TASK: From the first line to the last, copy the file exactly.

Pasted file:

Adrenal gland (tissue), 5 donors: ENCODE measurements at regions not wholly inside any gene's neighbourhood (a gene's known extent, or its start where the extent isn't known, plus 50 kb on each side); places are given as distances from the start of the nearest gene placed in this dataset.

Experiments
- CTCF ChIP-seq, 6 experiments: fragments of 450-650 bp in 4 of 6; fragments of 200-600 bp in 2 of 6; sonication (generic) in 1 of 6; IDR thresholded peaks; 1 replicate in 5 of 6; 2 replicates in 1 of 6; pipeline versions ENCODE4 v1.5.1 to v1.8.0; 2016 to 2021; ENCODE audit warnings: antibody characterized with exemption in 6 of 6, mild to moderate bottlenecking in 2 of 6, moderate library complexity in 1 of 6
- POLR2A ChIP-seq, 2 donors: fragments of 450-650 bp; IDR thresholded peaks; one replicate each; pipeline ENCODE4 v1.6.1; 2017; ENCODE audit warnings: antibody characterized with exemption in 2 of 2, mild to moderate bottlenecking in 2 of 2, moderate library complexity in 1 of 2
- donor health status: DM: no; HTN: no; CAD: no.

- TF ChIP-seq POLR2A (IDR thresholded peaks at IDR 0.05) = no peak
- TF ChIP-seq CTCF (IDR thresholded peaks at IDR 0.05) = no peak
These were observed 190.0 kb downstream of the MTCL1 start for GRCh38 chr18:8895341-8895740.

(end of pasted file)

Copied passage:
Adrenal gland (tissue), 5 donors: ENCODE measurements at regions not wholly inside any gene's neighbourhood (a gene's known extent, or its start where the extent isn't known, plus 50 kb on each side); places are given as distances from the start of the nearest gene placed in this dataset.

Experiments
- CTCF ChIP-seq, 6 experiments: fragments of 450-650 bp in 4 of 6; fragments of 200-600 bp in 2 of 6; sonication (generic) in 1 of 6; IDR thresholded peaks; 1 replicate in 5 of 6; 2 replicates in 1 of 6; pipeline versions ENCODE4 v1.5.1 to v1.8.0; 2016 to 2021; ENCODE audit warnings: antibody characterized with exemption in 6 of 6, mild to moderate bottlenecking in 2 of 6, moderate library complexity in 1 of 6
- POLR2A ChIP-seq, 2 donors: fragments of 450-650 bp; IDR thresholded peaks; one replicate each; pipeline ENCODE4 v1.6.1; 2017; ENCODE audit warnings: antibody characterized with exemption in 2 of 2, mild to moderate bottlenecking in 2 of 2, moderate library complexity in 1 of 2
- donor health status: DM: no; HTN: no; CAD: no.

- TF ChIP-seq POLR2A (IDR thresholded peaks at IDR 0.05) = no peak
- TF ChIP-seq CTCF (IDR thresholded peaks at IDR 0.05) = no peak
These were observed 190.0 kb downstream of the MTCL1 start for GRCh38 chr18:8895341-8895740.